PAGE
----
HAMILTON COUNTY - Dozens of police officers from across the state came to Carmel, Monday, to learn how to handle veterans dealing with stress-related disorders.
As our veterans return from war, some are having difficulty settling back in. One in five veterans are suffering from some form of PTSD. Add onto that their military training and combat experience and a veteran in a standoff situation can bring a number of challenges for police.
That's where the "Supporting Veterans in Transition" class comes in.
Members of IMPD's Crisis Negotiations Unit and Carmel Police officers were among those listening to Darren Sroufe. The former Evansville police officer and current owner of Law Enforcement Training and Consulting teaches courses just like this one all over the country.
"The more we can educate folks the better understanding they have to what a veteran is actually going through," he said.
His eight hour course teaches officers to look for the stressors triggering the veteran and then how to communicate with them and which resources they can use to aid in that.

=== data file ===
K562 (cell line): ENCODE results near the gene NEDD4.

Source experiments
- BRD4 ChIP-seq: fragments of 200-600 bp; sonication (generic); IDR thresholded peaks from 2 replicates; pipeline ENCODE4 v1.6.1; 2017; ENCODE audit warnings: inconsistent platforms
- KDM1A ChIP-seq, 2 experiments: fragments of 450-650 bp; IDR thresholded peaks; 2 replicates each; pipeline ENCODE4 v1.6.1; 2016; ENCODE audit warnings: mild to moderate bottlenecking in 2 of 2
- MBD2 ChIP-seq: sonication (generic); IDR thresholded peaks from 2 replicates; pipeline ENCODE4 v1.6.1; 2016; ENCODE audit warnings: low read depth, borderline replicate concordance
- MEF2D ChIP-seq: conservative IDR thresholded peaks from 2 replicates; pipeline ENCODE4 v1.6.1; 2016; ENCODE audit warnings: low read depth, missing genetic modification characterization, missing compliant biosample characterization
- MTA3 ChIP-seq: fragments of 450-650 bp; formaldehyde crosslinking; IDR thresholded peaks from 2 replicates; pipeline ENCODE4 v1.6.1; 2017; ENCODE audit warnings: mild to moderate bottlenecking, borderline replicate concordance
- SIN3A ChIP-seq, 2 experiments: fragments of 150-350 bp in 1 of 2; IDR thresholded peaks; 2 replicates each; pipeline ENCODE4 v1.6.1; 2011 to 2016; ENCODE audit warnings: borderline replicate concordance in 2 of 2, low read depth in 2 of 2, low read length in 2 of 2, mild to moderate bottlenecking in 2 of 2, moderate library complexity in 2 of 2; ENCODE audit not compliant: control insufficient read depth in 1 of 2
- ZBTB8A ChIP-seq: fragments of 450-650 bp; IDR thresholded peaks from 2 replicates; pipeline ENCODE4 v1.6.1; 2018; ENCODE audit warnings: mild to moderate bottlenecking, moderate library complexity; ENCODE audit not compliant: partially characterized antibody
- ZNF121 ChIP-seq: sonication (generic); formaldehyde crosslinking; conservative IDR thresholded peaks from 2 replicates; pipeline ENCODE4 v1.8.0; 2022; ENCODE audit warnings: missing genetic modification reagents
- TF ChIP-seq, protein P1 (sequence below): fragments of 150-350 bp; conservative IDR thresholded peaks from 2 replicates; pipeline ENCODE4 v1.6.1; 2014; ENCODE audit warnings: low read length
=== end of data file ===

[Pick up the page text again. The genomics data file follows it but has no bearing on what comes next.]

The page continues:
"If they say right off the bat you know 'I’m an Iraqi vet' or 'I’m an Afghan vet'… that’s gonna give us an indicator first of all. And then what’s the stressors involved that they’re facing that day and how can we help them in a healthy way cope with what they’re facing.”
Officers also have to keep their own safety top of mind.
"They’re very familiar with weapons and tactics and various things that we’re trained in, they have a more intense training level in," said Sroufe.
He hopes the conversation about veterans and mental health continues.
“It wasn’t a vacation. You know it was truly giving of themselves, of their families, and loved ones," said Sroufe. "And recognizing that and do what we can to assist them with getting help with that.”
The course is paid for by a grant from the Bureau of Justice Assistance.